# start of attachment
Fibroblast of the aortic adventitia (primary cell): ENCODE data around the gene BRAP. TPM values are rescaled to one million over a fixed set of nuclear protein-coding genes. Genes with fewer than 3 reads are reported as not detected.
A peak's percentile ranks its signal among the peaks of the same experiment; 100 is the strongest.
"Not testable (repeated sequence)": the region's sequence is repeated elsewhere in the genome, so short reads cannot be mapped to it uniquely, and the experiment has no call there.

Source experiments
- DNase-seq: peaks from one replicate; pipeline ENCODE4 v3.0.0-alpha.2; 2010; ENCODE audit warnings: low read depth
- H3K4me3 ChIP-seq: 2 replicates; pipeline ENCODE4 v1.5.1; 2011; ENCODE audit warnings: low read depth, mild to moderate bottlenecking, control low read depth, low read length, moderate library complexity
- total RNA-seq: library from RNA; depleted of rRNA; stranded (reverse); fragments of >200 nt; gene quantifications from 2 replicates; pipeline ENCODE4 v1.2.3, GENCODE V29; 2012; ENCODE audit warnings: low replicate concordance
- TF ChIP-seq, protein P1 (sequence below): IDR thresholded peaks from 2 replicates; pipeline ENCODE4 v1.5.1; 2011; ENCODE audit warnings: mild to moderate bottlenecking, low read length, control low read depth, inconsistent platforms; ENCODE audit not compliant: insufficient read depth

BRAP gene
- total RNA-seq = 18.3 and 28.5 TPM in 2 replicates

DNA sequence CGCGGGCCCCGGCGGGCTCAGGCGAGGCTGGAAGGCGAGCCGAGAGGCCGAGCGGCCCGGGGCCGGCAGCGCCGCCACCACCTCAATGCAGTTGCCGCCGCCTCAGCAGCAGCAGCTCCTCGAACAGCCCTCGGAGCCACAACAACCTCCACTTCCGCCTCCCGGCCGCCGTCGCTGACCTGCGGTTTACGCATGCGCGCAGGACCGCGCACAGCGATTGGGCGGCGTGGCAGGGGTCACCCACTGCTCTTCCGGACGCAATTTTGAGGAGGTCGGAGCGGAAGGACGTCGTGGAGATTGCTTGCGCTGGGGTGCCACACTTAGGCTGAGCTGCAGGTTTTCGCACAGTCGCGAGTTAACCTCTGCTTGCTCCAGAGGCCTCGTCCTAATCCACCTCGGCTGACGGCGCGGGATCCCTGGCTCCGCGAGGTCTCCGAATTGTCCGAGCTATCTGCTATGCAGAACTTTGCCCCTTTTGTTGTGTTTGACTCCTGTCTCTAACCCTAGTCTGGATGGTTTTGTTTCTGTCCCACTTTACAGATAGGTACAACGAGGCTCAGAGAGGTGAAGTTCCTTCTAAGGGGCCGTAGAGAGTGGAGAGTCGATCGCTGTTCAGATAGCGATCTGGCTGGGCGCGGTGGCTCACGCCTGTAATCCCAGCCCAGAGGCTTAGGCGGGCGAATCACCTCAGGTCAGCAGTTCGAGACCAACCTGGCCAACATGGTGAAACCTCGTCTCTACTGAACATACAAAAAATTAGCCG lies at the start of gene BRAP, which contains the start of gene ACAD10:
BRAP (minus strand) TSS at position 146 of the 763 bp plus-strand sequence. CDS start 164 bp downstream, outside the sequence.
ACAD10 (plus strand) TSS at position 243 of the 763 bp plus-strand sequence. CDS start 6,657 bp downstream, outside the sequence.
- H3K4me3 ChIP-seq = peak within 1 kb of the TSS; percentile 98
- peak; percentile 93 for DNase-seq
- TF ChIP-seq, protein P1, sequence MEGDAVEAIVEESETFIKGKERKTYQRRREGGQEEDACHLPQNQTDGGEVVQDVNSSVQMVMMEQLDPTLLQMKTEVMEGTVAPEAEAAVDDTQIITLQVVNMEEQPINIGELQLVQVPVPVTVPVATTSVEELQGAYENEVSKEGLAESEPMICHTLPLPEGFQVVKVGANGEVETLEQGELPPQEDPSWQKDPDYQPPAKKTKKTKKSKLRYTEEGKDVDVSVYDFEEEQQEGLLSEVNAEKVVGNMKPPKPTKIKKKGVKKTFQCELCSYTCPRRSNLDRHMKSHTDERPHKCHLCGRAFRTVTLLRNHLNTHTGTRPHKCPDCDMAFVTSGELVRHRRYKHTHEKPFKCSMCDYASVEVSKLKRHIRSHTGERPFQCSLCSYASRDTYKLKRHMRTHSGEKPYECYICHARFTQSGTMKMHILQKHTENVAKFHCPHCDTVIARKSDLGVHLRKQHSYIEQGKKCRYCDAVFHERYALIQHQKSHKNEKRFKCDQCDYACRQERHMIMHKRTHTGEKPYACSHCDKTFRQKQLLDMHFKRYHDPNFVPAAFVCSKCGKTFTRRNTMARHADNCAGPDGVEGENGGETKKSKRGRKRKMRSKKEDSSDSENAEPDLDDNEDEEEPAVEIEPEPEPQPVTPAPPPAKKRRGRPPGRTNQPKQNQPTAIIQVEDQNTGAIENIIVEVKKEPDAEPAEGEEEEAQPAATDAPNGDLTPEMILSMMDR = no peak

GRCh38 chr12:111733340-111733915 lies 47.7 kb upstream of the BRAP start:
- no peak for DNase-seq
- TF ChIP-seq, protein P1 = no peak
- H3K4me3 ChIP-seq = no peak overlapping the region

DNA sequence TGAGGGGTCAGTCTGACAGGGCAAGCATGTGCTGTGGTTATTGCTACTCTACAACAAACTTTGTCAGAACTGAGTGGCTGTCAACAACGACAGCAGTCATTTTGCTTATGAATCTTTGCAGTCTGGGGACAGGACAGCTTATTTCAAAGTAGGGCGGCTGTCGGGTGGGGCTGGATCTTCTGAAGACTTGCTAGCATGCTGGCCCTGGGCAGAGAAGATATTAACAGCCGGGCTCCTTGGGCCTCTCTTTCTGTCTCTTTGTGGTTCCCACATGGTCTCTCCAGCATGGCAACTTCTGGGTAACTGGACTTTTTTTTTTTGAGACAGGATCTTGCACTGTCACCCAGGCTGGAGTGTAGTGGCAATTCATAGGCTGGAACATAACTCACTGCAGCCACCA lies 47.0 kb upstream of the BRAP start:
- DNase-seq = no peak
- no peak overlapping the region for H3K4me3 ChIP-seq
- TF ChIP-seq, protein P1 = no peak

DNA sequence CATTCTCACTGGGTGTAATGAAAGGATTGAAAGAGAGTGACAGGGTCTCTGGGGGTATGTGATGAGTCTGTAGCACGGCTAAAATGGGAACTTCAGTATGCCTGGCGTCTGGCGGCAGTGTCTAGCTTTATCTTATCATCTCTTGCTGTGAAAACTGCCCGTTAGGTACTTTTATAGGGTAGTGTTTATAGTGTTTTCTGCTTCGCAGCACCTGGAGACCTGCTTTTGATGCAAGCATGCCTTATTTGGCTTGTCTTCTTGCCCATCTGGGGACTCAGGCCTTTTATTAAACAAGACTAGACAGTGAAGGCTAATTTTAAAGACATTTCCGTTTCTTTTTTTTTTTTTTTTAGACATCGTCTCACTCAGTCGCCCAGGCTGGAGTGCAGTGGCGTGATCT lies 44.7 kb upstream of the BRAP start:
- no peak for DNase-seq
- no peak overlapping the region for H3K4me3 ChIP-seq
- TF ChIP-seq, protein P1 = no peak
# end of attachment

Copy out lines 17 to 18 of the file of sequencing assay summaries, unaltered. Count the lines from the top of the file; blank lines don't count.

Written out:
GRCh38 chr12:111733340-111733915 lies 47.7 kb upstream of the BRAP start:
- no peak for DNase-seq